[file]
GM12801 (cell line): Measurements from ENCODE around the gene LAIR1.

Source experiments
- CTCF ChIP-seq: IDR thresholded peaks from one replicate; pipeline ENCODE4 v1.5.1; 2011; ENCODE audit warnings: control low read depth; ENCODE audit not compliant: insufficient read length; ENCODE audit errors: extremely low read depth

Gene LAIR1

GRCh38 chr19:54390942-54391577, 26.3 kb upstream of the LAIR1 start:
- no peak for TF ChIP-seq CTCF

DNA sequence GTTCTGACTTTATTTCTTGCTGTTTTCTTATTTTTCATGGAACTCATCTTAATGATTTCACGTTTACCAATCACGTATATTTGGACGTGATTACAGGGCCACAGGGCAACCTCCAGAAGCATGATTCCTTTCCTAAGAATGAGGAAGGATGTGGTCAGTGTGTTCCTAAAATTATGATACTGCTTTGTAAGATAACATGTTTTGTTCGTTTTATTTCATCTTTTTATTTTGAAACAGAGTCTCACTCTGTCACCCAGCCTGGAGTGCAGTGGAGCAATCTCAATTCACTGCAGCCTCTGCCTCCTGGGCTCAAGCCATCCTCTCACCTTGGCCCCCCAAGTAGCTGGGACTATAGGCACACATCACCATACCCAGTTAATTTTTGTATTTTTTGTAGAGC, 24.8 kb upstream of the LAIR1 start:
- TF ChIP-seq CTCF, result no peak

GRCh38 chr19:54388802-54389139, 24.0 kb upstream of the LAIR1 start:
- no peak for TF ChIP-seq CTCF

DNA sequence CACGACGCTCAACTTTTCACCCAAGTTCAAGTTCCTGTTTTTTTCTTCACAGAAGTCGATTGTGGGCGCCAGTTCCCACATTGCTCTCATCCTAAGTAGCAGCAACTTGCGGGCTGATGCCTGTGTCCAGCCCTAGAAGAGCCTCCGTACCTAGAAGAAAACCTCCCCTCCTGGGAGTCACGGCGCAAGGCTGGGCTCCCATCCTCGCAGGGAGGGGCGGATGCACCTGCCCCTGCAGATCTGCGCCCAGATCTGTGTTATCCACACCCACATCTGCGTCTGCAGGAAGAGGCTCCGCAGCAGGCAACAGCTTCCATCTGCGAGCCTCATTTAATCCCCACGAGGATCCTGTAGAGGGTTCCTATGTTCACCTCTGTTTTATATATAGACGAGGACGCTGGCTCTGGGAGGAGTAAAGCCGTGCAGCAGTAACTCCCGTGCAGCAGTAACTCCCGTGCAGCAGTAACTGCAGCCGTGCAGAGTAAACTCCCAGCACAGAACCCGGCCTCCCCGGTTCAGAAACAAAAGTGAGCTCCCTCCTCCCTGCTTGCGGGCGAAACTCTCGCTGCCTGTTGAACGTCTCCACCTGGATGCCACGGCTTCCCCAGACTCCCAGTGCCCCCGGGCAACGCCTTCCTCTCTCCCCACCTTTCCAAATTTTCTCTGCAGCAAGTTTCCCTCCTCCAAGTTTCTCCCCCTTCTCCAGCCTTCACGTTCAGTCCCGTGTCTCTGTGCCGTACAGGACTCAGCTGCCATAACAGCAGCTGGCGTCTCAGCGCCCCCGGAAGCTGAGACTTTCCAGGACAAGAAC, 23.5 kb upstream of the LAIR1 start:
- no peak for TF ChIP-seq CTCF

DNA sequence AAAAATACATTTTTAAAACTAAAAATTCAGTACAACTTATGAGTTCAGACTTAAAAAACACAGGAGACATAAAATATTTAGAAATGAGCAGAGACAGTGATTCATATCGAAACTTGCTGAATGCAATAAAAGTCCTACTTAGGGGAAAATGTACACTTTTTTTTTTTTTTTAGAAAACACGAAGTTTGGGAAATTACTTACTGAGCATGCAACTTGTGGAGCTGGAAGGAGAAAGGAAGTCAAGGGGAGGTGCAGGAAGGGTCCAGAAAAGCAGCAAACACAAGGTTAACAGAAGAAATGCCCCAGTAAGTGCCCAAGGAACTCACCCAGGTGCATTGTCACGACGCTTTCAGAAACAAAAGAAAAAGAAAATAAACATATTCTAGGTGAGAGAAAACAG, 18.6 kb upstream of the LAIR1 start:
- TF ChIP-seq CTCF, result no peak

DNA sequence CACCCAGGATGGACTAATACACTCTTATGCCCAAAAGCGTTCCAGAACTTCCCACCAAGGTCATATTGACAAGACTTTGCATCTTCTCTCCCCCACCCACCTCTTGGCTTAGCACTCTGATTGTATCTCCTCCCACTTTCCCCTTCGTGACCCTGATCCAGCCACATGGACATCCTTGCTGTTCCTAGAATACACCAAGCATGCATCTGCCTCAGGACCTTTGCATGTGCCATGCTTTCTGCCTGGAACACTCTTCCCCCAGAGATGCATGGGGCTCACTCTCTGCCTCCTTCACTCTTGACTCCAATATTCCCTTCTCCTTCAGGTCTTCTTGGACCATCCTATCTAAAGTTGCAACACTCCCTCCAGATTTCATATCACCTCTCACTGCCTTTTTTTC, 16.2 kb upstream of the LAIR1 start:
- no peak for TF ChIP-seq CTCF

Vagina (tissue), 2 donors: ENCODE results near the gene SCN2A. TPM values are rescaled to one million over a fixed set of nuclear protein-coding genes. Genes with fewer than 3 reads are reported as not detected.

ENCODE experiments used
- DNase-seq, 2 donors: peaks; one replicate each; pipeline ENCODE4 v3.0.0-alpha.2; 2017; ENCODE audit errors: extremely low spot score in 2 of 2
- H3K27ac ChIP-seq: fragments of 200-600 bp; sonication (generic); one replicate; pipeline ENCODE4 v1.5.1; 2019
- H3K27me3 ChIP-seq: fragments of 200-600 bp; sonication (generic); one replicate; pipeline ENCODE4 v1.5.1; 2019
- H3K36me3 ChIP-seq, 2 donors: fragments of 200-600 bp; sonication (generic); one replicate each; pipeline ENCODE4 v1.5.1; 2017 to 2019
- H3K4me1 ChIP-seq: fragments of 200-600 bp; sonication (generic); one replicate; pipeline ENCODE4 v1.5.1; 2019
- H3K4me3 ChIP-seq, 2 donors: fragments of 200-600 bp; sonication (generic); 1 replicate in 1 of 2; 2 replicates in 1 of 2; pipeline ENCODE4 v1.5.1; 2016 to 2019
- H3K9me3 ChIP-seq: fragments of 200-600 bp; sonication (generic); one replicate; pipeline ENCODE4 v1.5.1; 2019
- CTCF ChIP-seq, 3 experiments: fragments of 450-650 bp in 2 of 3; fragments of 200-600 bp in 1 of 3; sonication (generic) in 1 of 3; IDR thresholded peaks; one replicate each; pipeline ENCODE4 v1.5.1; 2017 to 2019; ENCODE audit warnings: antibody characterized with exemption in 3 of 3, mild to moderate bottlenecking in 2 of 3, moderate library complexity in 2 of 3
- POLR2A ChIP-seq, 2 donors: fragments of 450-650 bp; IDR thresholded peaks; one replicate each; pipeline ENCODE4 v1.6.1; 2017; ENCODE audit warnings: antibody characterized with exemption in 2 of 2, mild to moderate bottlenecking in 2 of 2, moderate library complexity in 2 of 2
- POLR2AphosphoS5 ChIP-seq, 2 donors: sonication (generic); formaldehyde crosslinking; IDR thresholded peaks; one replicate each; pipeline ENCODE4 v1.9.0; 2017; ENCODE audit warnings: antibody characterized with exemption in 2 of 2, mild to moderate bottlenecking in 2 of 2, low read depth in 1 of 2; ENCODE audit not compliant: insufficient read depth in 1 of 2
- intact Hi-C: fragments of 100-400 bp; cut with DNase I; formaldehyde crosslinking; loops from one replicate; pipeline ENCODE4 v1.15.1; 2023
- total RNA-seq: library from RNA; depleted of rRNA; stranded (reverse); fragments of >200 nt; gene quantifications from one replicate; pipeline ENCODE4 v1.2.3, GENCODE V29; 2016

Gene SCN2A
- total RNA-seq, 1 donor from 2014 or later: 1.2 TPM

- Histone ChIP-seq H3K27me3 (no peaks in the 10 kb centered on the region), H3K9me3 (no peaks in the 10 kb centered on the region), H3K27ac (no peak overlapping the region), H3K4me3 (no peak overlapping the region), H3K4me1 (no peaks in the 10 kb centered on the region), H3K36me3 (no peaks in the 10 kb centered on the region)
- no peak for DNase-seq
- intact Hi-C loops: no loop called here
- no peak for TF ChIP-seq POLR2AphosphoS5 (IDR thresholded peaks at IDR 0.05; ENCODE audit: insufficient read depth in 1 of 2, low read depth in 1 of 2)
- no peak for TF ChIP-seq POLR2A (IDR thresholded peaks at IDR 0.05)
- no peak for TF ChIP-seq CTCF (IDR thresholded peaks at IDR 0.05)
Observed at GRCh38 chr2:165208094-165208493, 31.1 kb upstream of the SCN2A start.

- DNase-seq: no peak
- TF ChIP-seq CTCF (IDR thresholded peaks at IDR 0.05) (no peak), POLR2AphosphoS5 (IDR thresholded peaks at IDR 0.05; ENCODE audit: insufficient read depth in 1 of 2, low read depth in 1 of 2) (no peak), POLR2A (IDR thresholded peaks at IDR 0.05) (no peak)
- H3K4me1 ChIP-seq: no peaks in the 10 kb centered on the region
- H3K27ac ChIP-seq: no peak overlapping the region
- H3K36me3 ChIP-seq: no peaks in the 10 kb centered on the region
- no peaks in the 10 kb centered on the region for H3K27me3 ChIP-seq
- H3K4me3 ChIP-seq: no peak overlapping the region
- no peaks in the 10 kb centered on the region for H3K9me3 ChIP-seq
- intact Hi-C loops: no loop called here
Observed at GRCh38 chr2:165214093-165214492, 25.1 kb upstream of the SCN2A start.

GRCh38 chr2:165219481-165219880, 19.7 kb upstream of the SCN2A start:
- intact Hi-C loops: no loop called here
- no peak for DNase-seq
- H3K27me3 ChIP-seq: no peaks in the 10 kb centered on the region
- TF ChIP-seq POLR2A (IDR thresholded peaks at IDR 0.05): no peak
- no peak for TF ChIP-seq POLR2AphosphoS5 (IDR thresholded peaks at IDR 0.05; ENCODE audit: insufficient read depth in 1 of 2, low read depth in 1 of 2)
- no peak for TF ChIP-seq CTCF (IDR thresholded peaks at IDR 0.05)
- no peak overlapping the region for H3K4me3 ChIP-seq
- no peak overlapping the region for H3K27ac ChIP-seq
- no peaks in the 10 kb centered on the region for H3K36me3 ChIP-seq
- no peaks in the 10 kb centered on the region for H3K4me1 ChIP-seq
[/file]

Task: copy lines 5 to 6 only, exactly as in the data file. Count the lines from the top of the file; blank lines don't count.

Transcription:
GRCh38 chr19:54390942-54391577, 26.3 kb upstream of the LAIR1 start:
- no peak for TF ChIP-seq CTCF